Students in Mitchell County participate in a career exploration activity | Download this photo.
Kansas Profile -- Now That's Rural: Doug McKinney, Career Exploration
July 5, 2017
By Ron Wilson, director of the Huck Boyd National Institute for Rural Development at Kansas State University
“Our biggest export from rural Kansas isn’t wheat or corn – it’s our young people.” That statement describes one of our rural communities’ major dilemmas, which is the outmigration of youth. Today we’ll learn about an initiative in north central Kansas which is helping make young people aware of the opportunities they have locally without having to move away.
Doug McKinney is executive director of the North Central Regional Planning Commission which serves 12 counties in north central Kansas, plus providing other services beyond that region. The commission’s main office is centrally located in the region, in Beloit.
Doug explained that he and other community representatives were invited to a Kansas Department of Education forum in Topeka in December 2016. State Commissioner of Education Randy Watson invited school districts and others to come to this forum on the topic of summertime career exploration and leadership development. The one-day forum featured a school district in New York state that used summer programming to address several problems found in that school district.
“In New York, they had a lot of issues with juvenile delinquency and low graduation rates,” Doug said. “Our issues are different from theirs, but we did see how special programming in the summertime could address community needs.”
Several partners in this region of Kansas then got together to plan a special initiative to be held in the summertime. Led by Jeff Travis, the Beloit school superintendent, the other partners included Eric Burks, president of the North Central Kansas Technical College (NCK Tech); Heather Hartman, Mitchell County economic development director, and Doug from the North Central Regional Planning Commission. A K-6 technology teacher, Cris Adams, and high school counsellor Stephanie Litton coordinated the program.
The partners designed what was called Career Exploration and Leadership Development week for middle schoolers. Sessions included hands-on activities related to science, health care, law enforcement, agriculture, and entrepreneurship. (Full disclosure: I was a presenter at one session where we discussed rural entrepreneurs.) The weekly schedule included three days of speakers, lunch, and tours.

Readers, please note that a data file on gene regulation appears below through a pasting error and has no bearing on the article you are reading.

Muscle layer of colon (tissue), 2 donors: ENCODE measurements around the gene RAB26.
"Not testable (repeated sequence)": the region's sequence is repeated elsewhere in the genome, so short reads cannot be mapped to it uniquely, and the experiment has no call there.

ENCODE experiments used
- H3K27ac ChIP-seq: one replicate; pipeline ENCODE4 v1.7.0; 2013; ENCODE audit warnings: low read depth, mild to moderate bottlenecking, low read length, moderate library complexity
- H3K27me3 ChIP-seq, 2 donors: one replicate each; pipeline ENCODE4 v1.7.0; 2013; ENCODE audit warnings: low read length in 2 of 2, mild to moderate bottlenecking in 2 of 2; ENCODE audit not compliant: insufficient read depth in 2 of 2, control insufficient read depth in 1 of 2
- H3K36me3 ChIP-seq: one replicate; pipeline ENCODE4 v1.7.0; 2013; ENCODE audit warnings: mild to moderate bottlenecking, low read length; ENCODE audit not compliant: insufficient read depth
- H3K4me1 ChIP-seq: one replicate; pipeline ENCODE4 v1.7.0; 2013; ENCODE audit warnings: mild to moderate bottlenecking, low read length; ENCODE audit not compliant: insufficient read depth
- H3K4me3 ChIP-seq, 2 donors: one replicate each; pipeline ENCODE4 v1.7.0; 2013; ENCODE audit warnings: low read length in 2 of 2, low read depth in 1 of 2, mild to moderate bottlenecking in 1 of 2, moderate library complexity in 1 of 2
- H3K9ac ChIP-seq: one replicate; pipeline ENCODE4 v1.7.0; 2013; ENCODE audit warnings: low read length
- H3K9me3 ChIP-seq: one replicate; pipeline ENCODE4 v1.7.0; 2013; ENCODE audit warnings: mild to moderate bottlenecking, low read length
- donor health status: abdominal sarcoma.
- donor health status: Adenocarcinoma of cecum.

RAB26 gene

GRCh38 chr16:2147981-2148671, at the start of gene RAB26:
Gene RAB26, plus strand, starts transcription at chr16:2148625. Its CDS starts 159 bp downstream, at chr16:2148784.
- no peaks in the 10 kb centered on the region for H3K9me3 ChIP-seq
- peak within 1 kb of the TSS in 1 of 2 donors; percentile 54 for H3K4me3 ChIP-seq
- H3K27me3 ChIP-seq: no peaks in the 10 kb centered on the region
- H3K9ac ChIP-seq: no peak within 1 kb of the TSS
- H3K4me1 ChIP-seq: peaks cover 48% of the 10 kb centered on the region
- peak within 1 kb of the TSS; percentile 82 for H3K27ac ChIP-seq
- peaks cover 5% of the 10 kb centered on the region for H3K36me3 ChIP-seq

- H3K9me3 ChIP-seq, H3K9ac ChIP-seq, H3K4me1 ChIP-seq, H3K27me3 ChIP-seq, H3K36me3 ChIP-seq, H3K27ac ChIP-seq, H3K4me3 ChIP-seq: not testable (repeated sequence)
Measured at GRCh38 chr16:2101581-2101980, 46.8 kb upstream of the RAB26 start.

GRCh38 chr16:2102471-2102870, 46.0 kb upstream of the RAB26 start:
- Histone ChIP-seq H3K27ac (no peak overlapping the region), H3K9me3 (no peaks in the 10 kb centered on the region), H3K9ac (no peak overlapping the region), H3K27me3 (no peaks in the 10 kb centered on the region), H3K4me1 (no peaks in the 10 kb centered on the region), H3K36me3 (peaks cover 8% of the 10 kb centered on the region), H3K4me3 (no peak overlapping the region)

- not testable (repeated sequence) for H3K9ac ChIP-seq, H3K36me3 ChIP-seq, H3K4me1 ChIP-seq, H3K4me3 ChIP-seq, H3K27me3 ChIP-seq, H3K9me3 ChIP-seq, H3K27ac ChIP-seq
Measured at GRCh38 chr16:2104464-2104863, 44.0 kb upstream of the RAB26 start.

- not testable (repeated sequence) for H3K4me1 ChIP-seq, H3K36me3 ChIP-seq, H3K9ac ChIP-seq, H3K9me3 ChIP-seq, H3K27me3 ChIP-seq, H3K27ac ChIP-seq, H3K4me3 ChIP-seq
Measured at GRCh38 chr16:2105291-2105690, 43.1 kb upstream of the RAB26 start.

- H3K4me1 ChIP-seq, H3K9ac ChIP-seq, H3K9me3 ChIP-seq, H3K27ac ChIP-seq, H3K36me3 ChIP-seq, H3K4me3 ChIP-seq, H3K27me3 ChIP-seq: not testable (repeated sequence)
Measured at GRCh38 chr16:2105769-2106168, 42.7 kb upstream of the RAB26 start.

In the spring, students were offered the opportunity to participate in this innovative program. Sessions were held during three weeks in June. During those three weeks, the students learned about science and biology from Kansas Wildlife, Parks and Tourism; robotics and machining skills from NCK Tech; and much more from specific businesses. The students visited Brush Art in Downs, Cunningham Cable and Telephone, Brady’s Lakeside in Glen Elder, Ringneck Ranch at Tipton, and Agmark, Agco, Kettle, and Carrico Equipment in Beloit. Several employers emphasized the extensive need for skilled technical workers. The students were even guests of the local Rotary club.
“The goal is for them to learn about career opportunities right here in their own backyard,” Doug said. Exposing youth to local opportunities may serve to help them start careers locally or come back to the community at a later age or stage of life. “We hope they will remember this place when they’re older and wiser, say, at age 25,” Doug said with a smile.
In year one of the program, 14 youth participated. Most were from Beloit but there were also students from neighboring rural communities such as Glasco, population 498, and Simpson, population 86 people. Now, that’s rural.
Informing rural youth about local career opportunities can make their education more productive as well as provide the possibility that they can build a career or return to the community later on.
“The Smoky Hills Educational Service Center, which serves our region, says this is unique,” Doug said. “We are doing a more formal evaluation, but the feedback from parents says that this was a topnotch experience.”
The greatest export from rural Kansas is not wheat or corn, it is our young people – but this group of partners is helping their young people become aware of opportunities locally. We salute Doug McKinney and all the partners who are part of this innovative effort who are making a difference by opening doors for young people. When it comes to the next generation of business leaders in our rural communities, perhaps we can grow our own.
Audio and text files of Kansas Profiles are available at http://www.kansasprofile.com. For more information about the Huck Boyd Institute, interested persons can visit http://www.huckboydinstitute.org.
The mission of the Huck Boyd National Institute for Rural Development is to enhance rural development by helping rural people help themselves. The Kansas Profile radio series and columns are produced with assistance from the K-State Research and Extension Department of Communications News Media Services unit. A photo of Ron Wilson is available at http://www.ksre.ksu.edu/news/sty/RonWilson.htm. Audio and text files of Kansas Profiles are available at http://www.kansasprofile.com. For more information about the Huck Boyd Institute, interested persons can visit http://www.huckboydinstitute.org.